And yet, in spite of the forced segregation, Inbar’s family enjoyed close links with their Palestinian neighbours. Inbar’s father worked as an ambulance driver, and on several occasions he helped transport those who lived nearby for emergency medical treatment in Israel. “Every Tuesday, my father’s Jewish and Arab friends would come to our house and we’d eat lunch together,” Inbar remembered.

Given the gravity of Rina’s situation, she couldn’t leave the house. Secrecy was paramount. The girls spent weeks together indoors, Inbar said, chatting, watching TV and drawing. “I’m not sure that as a child I actually understood it for real,” she said. “She taught me how to paint and sketch a face from sight.”

Almost as soon as Rina arrived, Inbar’s family began receiving anonymous phone calls asking about her. “My dad told me, ‘Don’t mention anything about Rina. Say you don’t know what they’re talking about – because otherwise they’ll come and kill us,’” Inbar said.

While the girls got to know each other, Inbar’s mother, Brigitte, found a women’s shelter in East Jerusalem for Rina. Whereas today Gaza is closed off by a military border under heavy surveillance, at that time it was porous. Brigitte drove Rina in to the capital, where she was given a new name and identity that would enable her to begin a new life, on condition that she contact no one in Gaza.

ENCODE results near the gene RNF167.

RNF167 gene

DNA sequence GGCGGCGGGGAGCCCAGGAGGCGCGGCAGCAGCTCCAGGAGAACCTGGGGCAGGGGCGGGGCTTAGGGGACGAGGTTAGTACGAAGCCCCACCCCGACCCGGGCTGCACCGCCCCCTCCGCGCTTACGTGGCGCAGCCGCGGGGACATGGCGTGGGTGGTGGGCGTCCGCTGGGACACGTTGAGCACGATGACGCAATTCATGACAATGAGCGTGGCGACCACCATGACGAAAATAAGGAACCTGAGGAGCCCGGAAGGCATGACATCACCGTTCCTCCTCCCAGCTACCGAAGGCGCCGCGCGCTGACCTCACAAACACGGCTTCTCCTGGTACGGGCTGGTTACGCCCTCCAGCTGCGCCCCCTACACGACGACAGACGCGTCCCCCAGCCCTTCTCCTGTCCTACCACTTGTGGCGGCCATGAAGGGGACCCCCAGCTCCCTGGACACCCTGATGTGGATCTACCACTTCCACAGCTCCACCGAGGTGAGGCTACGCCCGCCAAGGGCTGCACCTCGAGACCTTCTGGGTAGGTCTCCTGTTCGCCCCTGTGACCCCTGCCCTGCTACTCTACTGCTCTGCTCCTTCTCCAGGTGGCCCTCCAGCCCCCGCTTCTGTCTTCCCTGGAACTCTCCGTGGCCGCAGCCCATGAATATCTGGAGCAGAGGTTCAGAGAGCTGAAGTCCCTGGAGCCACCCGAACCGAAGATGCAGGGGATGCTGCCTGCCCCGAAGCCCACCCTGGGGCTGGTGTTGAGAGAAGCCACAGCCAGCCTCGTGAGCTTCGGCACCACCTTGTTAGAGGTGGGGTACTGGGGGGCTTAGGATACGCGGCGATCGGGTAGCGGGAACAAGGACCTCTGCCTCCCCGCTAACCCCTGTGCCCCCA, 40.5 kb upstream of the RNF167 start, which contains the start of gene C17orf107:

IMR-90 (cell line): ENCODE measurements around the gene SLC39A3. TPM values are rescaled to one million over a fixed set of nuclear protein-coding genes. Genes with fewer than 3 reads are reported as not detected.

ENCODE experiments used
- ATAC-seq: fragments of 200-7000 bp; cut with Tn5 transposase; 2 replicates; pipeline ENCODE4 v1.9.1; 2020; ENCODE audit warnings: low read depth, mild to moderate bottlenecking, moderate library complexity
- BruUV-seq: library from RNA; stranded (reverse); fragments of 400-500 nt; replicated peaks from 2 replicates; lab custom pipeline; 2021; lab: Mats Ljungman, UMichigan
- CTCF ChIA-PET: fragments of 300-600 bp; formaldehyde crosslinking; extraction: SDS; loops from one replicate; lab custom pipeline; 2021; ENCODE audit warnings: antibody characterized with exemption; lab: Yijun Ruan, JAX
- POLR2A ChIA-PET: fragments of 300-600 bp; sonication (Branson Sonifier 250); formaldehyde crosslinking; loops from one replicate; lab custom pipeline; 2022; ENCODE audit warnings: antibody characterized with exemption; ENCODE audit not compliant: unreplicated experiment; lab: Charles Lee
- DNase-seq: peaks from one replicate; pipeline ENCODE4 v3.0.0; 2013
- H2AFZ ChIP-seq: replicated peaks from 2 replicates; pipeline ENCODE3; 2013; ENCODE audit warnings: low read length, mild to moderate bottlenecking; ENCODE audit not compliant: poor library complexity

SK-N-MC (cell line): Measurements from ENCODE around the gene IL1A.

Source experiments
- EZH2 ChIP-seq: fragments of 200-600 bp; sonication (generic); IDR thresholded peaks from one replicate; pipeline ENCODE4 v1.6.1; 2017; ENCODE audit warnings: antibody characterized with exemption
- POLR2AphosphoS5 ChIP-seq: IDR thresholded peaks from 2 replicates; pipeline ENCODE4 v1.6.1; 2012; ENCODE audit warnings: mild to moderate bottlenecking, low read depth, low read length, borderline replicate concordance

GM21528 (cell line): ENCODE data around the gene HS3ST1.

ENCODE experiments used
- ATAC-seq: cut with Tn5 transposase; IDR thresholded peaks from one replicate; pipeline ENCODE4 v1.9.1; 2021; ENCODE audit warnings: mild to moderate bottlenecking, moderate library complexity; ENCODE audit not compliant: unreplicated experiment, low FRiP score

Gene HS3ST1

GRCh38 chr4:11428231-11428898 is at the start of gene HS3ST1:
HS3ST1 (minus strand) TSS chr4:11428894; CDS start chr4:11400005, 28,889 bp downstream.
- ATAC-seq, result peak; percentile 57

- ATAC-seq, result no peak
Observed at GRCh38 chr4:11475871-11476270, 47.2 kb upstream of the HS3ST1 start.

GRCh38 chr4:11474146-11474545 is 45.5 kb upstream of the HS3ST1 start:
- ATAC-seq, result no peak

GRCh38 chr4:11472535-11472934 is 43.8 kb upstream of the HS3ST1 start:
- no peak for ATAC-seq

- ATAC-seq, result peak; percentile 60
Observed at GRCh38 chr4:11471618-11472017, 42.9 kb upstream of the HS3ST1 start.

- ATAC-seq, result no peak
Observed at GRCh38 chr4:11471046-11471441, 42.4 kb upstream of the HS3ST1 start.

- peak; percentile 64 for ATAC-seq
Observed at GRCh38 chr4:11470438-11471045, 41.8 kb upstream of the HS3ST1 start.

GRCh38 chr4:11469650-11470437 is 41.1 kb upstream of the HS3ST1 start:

Today Inbar, who is 33, works at the Gush Katif centre in Nitzan – a museum dedicated to the memory of the Israeli settlements in Gaza. Despite her parents’ objections, the family was evacuated in 2005. Unlike most settlers in Gaza, some residents of Alei Sinai were determined to stay on, even if that meant forfeiting their Israeli citizenship. “I have no problem with living as a minority in a Palestinian state,” one of Alei Sinai’s inhabitants, Avi Farhan, told the Israeli daily Haaretz at the time.

Inbar now lives in Ashkelon, a city of 140,000 in southern Israel, and finds the big city alienating, especially when she recalls the warm relationships that once existed in Gaza. “I’ve never felt less secure,” she told me.

Years later, she learned that Rina had developed cancer and died. “The day before Rina left . . . she drew a portrait of me,” she said, describing how her friend had outlined, in charcoal strokes, the features of the teenager. Her parents packed the portrait with all their belongings in a shipping container the day they left Gaza. Soon after, the container was destroyed in a fire.

“I think if people had given it a chance . . . they would have had these kinds of friendships,” Inbar said, looking back. “We’d get along fairly well if we didn’t look at others as the monsters over the wall.” 

This article first appeared in the 27 August 2015 issue of the New Statesman, Isis and the new barbarism